Roughly 150 people gathered in the fellowship hall of a local Congregational Church this past Friday evening, including prominent liberal members of the city council and county board of supervisors, area clergy (including a local rabbi), professors, small businesspeople and other community leaders. The main speaker was Nomika Zion, founder of kibbutz Migvan in Sderot, Israel, a community which had suffered from relentless bombardment for many months from Qassam rockets fired from the Gaza Strip. Zion — a leader of the Sderot-based peace group Other Voice, which opposed Israel’s war on Gaza — argued that it was the ongoing siege of Gaza which was the biggest threat to the security and called for an end of the Israeli blockade RCNV staffperson and former Santa Cruz mayor Scott Kennedy then called on the city to come together to organize a boat to send relief supplies to Gaza Strip in an effort to end the siege, adding that he would write Rep. Sherman and Attorney General Holder and dare them to investigate and prosecute the hundreds of people in this coastal community who would support such an effort.

Israel’s rightist government and their allies in the U.S. Congress have clearly miscalculated. By claiming that the hundreds of dedicated peace and human rights activists on board those ships — most of whom in no way support Hamas or any terrorist group — as supporters of terrorism, they are mobilizing what could become a major backlash. It is a particularly bad calculation for the Democratic Party, which is going to need the support of the peace and human rights community — a key constituency of the party’s base — going into the mid-term election this fall. There are already plans for additional ships to try to run the blockade, most of which will have active participation from nonviolent activists here in the United States. We’ll see if Rep. Sherman and other Congressional leaders can stop them.

U.S. Support for Israel Mirrors 80s Support for El Salvador Junta

It’s like the 1980s all over again.

During that decade, the Reagan administration – with the support of Congress – sent billions of dollars worth of unconditional military and other support to the right wing-junta in El Salvador, just as the Obama administration is today with the right-wing government in Israel.

When Salvadoran forces massacred 700 civilians in El Mozote, Congressional leaders defended the killings, saying that the U.S-backed operation was “fighting terrorists.” Similarly, when Israel massacred over 700 civilians in the Gaza Strip early last year, Congressional leaders defended the killings for the same reason.

When Amnesty International and other groups investigated the El Mozote killings and found that it was indeed a massacre targeted at civilians by the Salvadoran army, members of Congress denounced these reputable human rights organizations as “biased.” There was a similar reaction when Amnesty and other groups documented similar Israeli war crimes, with Congressional leaders accusing them of “bias.”

Even when the Salvadoran junta murdered international humanitarian aid workers, that right-wing government’s supporters in Washington insisted that the victims were actually allied with terrorists and that they somehow provoked their own deaths. We’re now hearing the same rationalization regarding the attack on the humanitarian aid flotilla in the eastern Mediterranean.

The difference is that, back in the 1980s, members of Congress and the administration who were responsible for such policies were targeted with frequent protests, including sit-ins at Congressional offices and other kinds of nonviolent direct action. Unlike supporters of the El Salvador’s former right-wing government, however, today’s Congressional supporters of Israel’s right-wing government seem to be getting a free ride.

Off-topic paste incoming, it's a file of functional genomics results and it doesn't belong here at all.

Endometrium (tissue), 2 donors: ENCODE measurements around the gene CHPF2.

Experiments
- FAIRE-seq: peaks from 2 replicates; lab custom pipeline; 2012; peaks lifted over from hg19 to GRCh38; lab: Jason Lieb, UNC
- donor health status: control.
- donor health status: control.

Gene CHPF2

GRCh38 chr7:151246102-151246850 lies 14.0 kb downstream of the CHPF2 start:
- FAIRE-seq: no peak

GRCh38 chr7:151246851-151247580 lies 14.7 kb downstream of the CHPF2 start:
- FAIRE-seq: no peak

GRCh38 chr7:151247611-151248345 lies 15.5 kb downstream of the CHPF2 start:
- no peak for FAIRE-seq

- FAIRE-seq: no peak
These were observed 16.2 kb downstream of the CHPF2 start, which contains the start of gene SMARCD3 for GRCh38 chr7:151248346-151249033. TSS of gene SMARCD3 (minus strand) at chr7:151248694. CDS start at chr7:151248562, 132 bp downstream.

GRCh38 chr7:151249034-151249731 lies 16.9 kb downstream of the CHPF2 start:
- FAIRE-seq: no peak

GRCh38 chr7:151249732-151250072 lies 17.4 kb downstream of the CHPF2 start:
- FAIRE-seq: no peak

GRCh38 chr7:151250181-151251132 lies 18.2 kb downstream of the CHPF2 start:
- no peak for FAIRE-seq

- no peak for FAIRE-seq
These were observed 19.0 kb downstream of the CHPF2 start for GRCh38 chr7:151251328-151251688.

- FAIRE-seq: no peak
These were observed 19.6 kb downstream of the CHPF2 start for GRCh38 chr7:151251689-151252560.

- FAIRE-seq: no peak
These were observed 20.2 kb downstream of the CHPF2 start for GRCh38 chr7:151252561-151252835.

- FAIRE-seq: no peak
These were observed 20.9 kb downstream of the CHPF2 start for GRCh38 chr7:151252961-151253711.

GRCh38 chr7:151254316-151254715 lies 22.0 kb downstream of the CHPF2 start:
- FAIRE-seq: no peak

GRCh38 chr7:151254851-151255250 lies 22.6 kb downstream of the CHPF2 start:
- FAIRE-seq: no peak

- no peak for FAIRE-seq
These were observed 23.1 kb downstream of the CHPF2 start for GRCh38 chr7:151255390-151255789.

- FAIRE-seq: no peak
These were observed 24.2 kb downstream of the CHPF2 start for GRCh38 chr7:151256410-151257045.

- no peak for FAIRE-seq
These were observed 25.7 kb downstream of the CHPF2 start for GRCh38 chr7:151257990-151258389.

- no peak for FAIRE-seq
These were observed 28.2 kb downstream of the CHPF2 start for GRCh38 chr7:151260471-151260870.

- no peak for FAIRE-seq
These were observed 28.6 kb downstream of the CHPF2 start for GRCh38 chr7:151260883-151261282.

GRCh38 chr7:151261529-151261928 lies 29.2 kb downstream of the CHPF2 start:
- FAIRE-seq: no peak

Senators Barbara Boxer, Ron Wyden, Russ Feingold, Barbara Mikulski, and Carl Levin – who led the attack against Justice Goldstone and others who documented Israeli war crimes – are still supported by many so-called “progressives” who apparently believe that, despite these senators’ attacks on basic human rights, they should still get their vote, campaign contributions, and other support. For example, here in California, Code Pink co-founder Jodie Evans and singer/songwriter Bonnie Raitt, who were active in opposition to U.S. policy in Central America during the 1980s, are major contributors to Boxer’s re-election campaign. The willingness to challenge such right-wing Congressional militarists has substantially diminished.

The problem is less a matter of the power of AIPAC and the “pro-Israel lobby” as it is the failure of those on the left to demand a change in Obama administration policy. Progressives must recognize that the lives of Arab civilians are as important as the lives of Central American civilians; that it is just as inexcusable for the United States to support a government that kill passengers and crew on a humanitarian flotilla in international waters as it is to kill nuns, agronomists and other civilians working in the Salvadoran countryside; and that, when it comes to international humanitarian law, the differences between the policies of Ronald Reagan and Barack Obama are not as great as we would like to think.

http://www.fpif.org/blog/us_support_for_israel_mirrors_80s_support_for_el_salvador_junta

Israel’s Latest Violation

Every time Israel’s right-wing government engages in yet another outrageous violation of international legal norms, it is easy to think, “No way are they going to get away with it this time!” And yet, thanks to the White House, Congress and leading American pundits, somehow, they do.

Israel’s attack on an unarmed flotilla of humanitarian aid vessels in the eastern Mediterranean — resulting in more than a dozen fatalities, the wounding of scores of passengers and crew, and the kidnapping of 750 others — has so far not proven any different.

Violation of Maritime Law

The bottom line is that under no circumstances does Israel, or any other country, have the right to board humanitarian aid vessels, guns blazing, in international waters. By most definitions, this is piracy, pure and simple. International maritime law gives the crew of ships attacked in international waters the right to defend themselves. Certainly it would have been better if the largely Turkish crew of the ship where most of the fatalities took place had not fought back. But it was well within their legal right to do so.

Israel’s actions raise a number of questions. Why didn’t the Israelis simply disable the rudders and guide the ships to port? Why did they have to board the ships with the guns blazing — according to eyewitnesses, before some members of the crew picked up their “weapons” of wrenches and poles — unless they intended to kill people?

Read the rest at Foreign Policy in Focus:
http://www.fpif.org/articles/israels_latest_violation